Tidewater Earnings Call Nuggets: MENA Strength and Vessels in the Gulf of Mexico
Tidewater, Inc. (NYSE:TDW) recently reported its third quarter earnings and discussed the following topics in its earnings conference call.
Jeff Tillery – Tudor, Pickering, Holt & Co.: I wondered if you could provide a little more color just around the MENA strength, especially in the towing supply vessel and rate. It seems like maybe part of the rate was the mobilization piece, but could you just comment on that as well as just kind of sustainability of utilization at this higher rate?
Jeffrey M. Platt – President and CEO: I think we did mobilize some vessels into the region and the vessels that are in that MENA region these were relatively larger vessels than what has made up the previous fleet size there. It’s primarily in India and then we have a Libya project that kicked off. So what you’ve seen is actually the increase of some bigger spec – higher spec equipment certainly with the higher dayrates. That’s what’s moving the day rate usage. With respect to utilization, again, there is a lot of that equipment that’s in Saudi on term contracts. We do have a little bit of churn, but overall we’re pretty bullish on that market and I think that that will be fairly sustainable.
Jeff Tillery – Tudor, Pickering, Holt & Co.: And kind of a similar question Sub-Saharan Africa I guess the September quarter we saw a real bump-up in towing supply vessel utilization and that’s sustained here into December quarter. How do you see the next six to 12 months playing out on the utilization side in that region?
Jeffrey M. Platt – President and CEO: Well, I think again for the newer fleet we’re very high to almost full utilization when you take into account a little bit of mobilization in certainly the R&M. When you look at the rig growth that’s expected as projected with the new rig deliveries that I walked through in my earlier commentary, again we believe that utilization will continue to be in the mid-to-upper 80s. So we really don’t see a slackening in that.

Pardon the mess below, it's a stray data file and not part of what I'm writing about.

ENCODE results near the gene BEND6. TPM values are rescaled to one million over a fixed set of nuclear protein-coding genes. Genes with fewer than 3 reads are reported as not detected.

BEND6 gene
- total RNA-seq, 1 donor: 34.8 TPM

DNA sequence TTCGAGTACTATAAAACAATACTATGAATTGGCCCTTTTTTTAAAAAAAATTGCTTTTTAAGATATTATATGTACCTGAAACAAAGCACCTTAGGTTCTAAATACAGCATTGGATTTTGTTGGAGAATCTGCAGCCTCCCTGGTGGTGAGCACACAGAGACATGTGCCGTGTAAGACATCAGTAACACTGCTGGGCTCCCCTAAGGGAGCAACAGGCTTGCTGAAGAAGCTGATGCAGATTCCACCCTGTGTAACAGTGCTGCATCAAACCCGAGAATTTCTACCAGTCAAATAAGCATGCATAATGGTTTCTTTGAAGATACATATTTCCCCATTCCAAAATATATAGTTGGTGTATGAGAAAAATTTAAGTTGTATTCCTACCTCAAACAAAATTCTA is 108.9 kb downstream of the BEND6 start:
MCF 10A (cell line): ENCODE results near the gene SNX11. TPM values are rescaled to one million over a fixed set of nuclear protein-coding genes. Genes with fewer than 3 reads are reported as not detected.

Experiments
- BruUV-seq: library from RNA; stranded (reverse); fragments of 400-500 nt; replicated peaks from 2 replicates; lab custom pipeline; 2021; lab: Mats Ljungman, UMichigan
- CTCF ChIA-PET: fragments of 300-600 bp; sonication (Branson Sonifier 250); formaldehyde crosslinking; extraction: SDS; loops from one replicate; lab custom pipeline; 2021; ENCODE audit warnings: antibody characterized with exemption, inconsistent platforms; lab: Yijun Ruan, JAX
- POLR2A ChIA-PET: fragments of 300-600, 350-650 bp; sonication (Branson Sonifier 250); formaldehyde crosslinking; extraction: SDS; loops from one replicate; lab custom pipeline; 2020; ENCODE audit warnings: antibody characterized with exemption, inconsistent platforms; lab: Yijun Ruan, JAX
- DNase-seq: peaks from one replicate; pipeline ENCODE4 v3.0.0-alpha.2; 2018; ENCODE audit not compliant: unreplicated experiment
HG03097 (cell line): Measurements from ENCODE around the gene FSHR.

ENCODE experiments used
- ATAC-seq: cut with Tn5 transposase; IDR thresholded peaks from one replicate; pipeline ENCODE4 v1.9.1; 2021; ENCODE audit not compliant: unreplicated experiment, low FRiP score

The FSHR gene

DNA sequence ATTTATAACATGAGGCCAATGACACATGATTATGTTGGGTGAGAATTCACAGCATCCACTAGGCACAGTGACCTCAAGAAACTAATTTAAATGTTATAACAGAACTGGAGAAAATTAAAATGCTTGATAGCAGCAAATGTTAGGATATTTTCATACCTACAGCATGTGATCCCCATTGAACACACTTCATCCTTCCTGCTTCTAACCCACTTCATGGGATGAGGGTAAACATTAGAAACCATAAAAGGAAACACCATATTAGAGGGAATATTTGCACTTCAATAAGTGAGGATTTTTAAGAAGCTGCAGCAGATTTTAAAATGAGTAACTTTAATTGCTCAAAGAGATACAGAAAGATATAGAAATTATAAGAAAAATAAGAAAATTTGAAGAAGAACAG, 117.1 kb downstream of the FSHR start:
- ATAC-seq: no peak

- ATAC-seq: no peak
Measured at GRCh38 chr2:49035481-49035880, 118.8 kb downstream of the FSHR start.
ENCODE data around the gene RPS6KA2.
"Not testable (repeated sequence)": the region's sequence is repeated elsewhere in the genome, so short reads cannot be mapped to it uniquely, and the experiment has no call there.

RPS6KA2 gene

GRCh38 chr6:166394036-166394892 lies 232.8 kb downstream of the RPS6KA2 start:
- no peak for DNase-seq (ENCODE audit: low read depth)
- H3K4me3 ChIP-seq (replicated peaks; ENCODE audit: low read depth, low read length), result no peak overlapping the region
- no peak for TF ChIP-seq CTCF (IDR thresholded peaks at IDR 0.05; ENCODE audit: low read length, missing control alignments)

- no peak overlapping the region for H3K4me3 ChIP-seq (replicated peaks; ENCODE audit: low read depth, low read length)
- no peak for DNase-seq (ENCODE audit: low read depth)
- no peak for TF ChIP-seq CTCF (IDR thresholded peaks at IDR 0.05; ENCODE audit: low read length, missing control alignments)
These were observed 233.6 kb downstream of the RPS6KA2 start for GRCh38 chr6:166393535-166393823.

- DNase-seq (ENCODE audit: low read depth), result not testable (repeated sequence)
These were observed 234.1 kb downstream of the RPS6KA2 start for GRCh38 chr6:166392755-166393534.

Jeff Tillery – Tudor, Pickering, Holt & Co.: I know it’s early to ask for comments around the fiscal ’14, but just curious if you guys would provide just directional comments of how you see kind of drydocking CapEx for fiscal ’14, directionally, you thinking flat, down or up year-over-year?
Quinn P. Fanning – EVP and CFO: One point of clarification is, is the vast majority of our drydocks are expensed rather than capitalized.
Jeff Tillery – Tudor, Pickering, Holt & Co.: Sure, and I was trying to think about that from a utilization standpoint, I should have separated the question.
Quinn P. Fanning – EVP and CFO: But, we do in fact have – I guess as assumed frequently the case upgrades taking place, either four contracts or in conjunction with a normal drydocking that takes place, strikes me that we’re upgrading some of the deepwater PSVs as we speak, just in terms of mud mixing capabilities as an example. So I guess the crux of your question is beyond the March quarter; (because as a truth), we would expect things to moderate to some extent, we are getting more granular in that as probably pre-mature, because we were still at FY ’14 budgeting cycle. But as I mentioned on the call in November, we have a sense of the – or taken the pipe in terms of our drydocking schedule we thought it will be a more dramatic impact in the December quarter. Things have slid a bit to the right, and as a result we’ll probably have reasonably high dry-docking and therefore on our cost in the December and March quarter at which point we would expect it to moderate, to what extent, we’ll probably have to stay tuned on that.
Jeff Tillery – Tudor, Pickering, Holt & Co.: Just your initial thoughts around CapEx for the fiscal ’14.